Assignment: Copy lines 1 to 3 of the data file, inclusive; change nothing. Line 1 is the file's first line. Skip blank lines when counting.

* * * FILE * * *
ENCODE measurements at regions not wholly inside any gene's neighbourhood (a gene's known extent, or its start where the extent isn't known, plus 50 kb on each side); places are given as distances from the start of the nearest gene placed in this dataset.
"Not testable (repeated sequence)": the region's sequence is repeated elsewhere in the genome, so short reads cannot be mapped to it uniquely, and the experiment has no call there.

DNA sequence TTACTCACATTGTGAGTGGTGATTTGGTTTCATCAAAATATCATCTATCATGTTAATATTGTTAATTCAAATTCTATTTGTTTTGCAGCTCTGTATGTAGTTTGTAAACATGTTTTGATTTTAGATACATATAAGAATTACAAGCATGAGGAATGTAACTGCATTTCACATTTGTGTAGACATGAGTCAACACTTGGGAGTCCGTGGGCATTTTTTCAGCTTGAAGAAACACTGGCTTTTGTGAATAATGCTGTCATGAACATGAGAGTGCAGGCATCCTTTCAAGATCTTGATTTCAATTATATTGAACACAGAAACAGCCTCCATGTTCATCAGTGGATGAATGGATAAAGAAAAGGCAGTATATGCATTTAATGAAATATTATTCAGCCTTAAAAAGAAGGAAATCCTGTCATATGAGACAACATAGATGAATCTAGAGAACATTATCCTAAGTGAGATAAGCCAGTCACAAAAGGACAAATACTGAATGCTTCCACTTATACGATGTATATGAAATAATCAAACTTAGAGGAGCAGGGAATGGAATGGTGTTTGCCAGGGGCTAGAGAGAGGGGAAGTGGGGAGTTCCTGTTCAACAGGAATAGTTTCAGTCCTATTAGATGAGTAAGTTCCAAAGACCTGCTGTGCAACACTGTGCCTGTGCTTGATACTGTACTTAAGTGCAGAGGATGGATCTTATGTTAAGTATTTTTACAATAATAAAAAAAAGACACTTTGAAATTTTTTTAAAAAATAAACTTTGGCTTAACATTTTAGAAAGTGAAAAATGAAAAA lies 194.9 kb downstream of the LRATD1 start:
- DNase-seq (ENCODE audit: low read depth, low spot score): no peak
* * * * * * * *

ENCODE measurements at regions not wholly inside any gene's neighbourhood (a gene's known extent, or its start where the extent isn't known, plus 50 kb on each side); places are given as distances from the start of the nearest gene placed in this dataset.
"Not testable (repeated sequence)": the region's sequence is repeated elsewhere in the genome, so short reads cannot be mapped to it uniquely, and the experiment has no call there.

DNA sequence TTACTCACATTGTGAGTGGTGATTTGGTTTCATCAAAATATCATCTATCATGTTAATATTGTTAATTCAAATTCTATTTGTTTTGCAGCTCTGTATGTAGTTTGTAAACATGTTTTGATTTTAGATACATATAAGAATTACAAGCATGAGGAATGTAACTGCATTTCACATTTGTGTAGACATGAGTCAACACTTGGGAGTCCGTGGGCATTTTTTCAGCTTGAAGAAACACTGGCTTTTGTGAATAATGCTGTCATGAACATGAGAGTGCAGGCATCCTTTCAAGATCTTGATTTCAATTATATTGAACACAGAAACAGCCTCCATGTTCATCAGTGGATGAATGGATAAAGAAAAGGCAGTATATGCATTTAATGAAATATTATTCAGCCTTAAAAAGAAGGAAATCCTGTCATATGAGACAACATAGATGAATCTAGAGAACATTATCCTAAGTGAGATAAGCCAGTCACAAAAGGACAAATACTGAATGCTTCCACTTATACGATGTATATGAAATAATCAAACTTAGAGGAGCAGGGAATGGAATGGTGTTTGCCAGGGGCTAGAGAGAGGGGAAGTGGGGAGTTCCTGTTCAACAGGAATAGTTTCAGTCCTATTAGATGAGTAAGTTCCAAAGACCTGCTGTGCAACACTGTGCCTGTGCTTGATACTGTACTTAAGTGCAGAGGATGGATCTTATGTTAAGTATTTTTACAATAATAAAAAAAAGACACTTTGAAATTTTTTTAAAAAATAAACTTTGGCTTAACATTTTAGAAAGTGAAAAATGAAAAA lies 194.9 kb downstream of the LRATD1 start: